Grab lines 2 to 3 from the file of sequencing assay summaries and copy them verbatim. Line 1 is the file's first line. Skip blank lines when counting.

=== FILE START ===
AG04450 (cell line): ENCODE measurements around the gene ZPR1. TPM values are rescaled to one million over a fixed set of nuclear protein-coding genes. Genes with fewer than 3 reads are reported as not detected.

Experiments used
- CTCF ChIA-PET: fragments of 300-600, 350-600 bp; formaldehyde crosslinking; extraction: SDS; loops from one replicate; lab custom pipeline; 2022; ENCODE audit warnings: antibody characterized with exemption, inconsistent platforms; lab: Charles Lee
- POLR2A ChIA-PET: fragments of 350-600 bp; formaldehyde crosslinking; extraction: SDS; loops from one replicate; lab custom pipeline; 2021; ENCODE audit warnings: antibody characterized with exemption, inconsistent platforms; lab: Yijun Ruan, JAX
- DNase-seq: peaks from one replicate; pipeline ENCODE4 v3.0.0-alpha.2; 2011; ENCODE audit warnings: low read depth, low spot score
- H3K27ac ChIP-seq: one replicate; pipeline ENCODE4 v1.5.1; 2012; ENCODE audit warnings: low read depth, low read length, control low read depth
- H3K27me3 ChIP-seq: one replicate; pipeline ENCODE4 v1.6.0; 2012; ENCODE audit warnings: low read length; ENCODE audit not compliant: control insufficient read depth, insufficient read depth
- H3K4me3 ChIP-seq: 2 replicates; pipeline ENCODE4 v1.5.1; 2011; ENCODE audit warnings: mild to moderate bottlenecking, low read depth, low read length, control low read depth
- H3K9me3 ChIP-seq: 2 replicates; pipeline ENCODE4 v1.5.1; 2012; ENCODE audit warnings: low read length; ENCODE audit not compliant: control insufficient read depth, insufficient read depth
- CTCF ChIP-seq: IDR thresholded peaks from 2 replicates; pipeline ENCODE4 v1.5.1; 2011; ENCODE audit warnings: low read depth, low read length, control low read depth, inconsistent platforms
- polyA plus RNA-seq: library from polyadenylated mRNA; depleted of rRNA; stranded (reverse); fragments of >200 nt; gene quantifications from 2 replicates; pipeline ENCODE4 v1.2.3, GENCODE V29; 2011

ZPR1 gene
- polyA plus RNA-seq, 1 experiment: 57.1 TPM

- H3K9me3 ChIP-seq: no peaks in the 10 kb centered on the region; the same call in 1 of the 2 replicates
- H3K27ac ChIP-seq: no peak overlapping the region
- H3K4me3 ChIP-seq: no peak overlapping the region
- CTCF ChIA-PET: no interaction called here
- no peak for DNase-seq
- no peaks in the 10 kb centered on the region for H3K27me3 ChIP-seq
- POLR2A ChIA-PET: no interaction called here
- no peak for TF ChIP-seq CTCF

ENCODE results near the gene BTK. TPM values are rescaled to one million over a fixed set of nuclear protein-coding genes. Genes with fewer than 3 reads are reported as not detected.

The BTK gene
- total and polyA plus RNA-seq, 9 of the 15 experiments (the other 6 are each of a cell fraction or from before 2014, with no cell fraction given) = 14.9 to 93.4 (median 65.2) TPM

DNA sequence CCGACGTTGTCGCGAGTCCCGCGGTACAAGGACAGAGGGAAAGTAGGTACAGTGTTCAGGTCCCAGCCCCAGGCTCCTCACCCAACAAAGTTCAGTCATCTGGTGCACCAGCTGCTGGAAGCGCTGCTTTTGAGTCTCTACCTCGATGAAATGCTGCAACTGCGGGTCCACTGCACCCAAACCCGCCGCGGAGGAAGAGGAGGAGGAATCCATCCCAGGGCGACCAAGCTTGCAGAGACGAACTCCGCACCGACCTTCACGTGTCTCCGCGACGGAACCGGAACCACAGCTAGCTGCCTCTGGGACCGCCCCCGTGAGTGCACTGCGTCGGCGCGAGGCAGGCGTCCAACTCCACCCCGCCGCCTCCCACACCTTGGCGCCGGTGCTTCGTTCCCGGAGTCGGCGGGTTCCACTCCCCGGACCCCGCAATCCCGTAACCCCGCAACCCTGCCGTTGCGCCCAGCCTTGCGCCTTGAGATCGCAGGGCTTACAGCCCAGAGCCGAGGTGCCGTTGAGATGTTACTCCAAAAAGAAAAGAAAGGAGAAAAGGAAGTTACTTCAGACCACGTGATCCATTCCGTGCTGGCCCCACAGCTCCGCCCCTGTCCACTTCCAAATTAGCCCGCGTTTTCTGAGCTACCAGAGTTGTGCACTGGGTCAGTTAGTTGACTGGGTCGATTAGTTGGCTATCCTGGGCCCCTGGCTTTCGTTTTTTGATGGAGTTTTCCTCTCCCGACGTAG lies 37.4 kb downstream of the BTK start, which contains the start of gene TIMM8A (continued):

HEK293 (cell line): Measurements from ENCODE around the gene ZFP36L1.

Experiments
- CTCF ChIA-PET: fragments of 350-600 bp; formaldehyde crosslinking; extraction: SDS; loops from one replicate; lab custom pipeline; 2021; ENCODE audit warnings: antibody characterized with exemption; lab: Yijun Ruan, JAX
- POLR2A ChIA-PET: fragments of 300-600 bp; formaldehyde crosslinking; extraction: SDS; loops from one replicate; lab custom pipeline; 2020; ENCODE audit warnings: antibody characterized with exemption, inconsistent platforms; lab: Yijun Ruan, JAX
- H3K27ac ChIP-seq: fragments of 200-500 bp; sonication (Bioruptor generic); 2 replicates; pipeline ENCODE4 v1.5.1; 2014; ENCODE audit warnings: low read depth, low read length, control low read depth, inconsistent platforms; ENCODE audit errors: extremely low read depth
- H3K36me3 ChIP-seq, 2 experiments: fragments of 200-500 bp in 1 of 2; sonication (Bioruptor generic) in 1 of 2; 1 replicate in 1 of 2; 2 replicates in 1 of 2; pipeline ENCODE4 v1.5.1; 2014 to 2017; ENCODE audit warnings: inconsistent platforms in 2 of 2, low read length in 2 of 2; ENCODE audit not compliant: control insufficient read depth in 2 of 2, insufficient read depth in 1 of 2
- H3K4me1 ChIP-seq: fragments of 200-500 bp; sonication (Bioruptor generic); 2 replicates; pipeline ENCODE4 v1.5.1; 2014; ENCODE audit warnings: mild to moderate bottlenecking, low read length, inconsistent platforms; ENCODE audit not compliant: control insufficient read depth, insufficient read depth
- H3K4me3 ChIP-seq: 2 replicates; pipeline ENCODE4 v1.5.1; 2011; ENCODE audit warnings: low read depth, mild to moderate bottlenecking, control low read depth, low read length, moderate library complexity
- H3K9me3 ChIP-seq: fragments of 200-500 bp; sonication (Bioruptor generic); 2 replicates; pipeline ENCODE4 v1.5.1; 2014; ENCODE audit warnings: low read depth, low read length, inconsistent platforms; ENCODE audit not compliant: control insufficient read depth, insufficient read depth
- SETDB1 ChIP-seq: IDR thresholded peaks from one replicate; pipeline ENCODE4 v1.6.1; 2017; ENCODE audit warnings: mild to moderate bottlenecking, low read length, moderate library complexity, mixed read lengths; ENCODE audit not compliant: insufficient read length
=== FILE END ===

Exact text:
Experiments used
- CTCF ChIA-PET: fragments of 300-600, 350-600 bp; formaldehyde crosslinking; extraction: SDS; loops from one replicate; lab custom pipeline; 2022; ENCODE audit warnings: antibody characterized with exemption, inconsistent platforms; lab: Charles Lee